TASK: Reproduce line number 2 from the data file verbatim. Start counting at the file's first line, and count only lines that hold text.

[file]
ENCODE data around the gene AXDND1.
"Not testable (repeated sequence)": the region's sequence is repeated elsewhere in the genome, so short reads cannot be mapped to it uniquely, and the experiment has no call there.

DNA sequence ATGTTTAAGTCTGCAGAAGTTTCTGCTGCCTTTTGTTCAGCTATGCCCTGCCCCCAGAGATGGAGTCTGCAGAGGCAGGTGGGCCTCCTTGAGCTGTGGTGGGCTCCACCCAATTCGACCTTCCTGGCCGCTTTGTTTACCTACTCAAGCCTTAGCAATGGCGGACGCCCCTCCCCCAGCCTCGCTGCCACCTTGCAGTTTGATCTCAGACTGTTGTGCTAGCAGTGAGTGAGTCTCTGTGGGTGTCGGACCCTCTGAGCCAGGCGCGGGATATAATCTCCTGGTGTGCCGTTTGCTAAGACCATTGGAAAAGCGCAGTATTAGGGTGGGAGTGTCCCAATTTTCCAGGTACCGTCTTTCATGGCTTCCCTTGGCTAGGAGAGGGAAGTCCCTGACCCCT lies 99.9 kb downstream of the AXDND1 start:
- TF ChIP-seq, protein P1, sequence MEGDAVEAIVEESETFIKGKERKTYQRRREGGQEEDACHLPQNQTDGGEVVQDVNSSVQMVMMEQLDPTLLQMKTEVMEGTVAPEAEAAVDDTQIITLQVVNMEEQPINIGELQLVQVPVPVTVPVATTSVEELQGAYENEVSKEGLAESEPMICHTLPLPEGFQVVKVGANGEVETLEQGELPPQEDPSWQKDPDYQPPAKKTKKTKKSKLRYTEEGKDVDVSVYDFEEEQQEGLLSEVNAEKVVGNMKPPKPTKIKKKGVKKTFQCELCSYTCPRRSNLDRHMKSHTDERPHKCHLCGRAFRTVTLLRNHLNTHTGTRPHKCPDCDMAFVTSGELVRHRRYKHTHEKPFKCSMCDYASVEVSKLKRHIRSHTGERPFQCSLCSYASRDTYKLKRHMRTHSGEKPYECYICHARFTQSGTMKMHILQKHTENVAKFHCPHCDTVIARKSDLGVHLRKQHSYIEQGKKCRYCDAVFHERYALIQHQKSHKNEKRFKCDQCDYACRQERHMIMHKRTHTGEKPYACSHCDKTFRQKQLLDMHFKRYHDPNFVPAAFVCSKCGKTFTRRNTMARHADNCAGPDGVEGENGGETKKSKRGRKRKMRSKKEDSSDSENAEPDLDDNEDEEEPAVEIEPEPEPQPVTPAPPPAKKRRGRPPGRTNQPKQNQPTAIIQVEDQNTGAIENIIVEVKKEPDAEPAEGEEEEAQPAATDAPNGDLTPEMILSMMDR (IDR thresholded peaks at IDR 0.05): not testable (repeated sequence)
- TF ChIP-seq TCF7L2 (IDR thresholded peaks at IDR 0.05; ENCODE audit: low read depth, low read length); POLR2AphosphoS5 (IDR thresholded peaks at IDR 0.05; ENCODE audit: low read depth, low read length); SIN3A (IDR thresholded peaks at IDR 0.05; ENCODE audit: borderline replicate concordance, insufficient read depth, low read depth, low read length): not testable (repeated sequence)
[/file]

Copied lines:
"Not testable (repeated sequence)": the region's sequence is repeated elsewhere in the genome, so short reads cannot be mapped to it uniquely, and the experiment has no call there.